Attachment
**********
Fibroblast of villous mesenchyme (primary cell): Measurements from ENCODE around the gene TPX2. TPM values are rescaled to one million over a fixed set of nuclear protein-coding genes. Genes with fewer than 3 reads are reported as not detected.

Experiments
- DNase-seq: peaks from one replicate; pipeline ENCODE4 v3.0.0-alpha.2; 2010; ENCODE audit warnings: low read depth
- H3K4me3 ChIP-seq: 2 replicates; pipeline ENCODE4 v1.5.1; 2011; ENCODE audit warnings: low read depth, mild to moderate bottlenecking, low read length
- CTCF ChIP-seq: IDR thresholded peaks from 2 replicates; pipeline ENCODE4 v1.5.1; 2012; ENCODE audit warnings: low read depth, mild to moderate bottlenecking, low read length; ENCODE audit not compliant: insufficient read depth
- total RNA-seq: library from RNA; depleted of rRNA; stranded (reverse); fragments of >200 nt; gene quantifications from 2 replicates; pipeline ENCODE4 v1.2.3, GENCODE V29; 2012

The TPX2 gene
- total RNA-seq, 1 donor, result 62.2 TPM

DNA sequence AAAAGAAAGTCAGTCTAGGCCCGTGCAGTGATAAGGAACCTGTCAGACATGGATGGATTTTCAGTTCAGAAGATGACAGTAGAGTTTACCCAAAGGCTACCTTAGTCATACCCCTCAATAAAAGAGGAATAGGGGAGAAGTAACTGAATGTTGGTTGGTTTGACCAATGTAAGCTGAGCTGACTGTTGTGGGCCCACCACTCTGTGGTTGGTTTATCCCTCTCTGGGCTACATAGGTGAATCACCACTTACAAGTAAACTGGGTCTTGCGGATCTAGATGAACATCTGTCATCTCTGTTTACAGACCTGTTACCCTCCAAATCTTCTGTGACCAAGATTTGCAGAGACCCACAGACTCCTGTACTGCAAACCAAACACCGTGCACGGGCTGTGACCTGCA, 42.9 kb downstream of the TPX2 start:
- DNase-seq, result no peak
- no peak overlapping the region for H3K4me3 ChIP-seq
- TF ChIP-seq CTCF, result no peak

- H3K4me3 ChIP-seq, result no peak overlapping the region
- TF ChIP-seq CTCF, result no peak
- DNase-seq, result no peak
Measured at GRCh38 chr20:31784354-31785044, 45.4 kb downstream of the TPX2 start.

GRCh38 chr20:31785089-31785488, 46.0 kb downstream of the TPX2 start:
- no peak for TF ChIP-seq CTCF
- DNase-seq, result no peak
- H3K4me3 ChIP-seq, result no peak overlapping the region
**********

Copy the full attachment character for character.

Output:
Fibroblast of villous mesenchyme (primary cell): Measurements from ENCODE around the gene TPX2. TPM values are rescaled to one million over a fixed set of nuclear protein-coding genes. Genes with fewer than 3 reads are reported as not detected.

Experiments
- DNase-seq: peaks from one replicate; pipeline ENCODE4 v3.0.0-alpha.2; 2010; ENCODE audit warnings: low read depth
- H3K4me3 ChIP-seq: 2 replicates; pipeline ENCODE4 v1.5.1; 2011; ENCODE audit warnings: low read depth, mild to moderate bottlenecking, low read length
- CTCF ChIP-seq: IDR thresholded peaks from 2 replicates; pipeline ENCODE4 v1.5.1; 2012; ENCODE audit warnings: low read depth, mild to moderate bottlenecking, low read length; ENCODE audit not compliant: insufficient read depth
- total RNA-seq: library from RNA; depleted of rRNA; stranded (reverse); fragments of >200 nt; gene quantifications from 2 replicates; pipeline ENCODE4 v1.2.3, GENCODE V29; 2012

The TPX2 gene
- total RNA-seq, 1 donor, result 62.2 TPM

DNA sequence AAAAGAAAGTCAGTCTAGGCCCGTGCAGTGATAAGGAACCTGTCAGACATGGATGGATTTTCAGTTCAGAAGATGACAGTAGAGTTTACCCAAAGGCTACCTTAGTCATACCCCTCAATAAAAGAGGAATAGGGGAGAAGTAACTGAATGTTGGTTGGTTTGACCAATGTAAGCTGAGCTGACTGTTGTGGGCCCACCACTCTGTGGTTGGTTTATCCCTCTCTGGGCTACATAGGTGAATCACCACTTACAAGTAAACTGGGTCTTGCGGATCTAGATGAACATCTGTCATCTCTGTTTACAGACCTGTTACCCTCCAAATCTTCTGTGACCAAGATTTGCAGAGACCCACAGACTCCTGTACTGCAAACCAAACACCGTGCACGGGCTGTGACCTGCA, 42.9 kb downstream of the TPX2 start:
- DNase-seq, result no peak
- no peak overlapping the region for H3K4me3 ChIP-seq
- TF ChIP-seq CTCF, result no peak

- H3K4me3 ChIP-seq, result no peak overlapping the region
- TF ChIP-seq CTCF, result no peak
- DNase-seq, result no peak
Measured at GRCh38 chr20:31784354-31785044, 45.4 kb downstream of the TPX2 start.

GRCh38 chr20:31785089-31785488, 46.0 kb downstream of the TPX2 start:
- no peak for TF ChIP-seq CTCF
- DNase-seq, result no peak
- H3K4me3 ChIP-seq, result no peak overlapping the region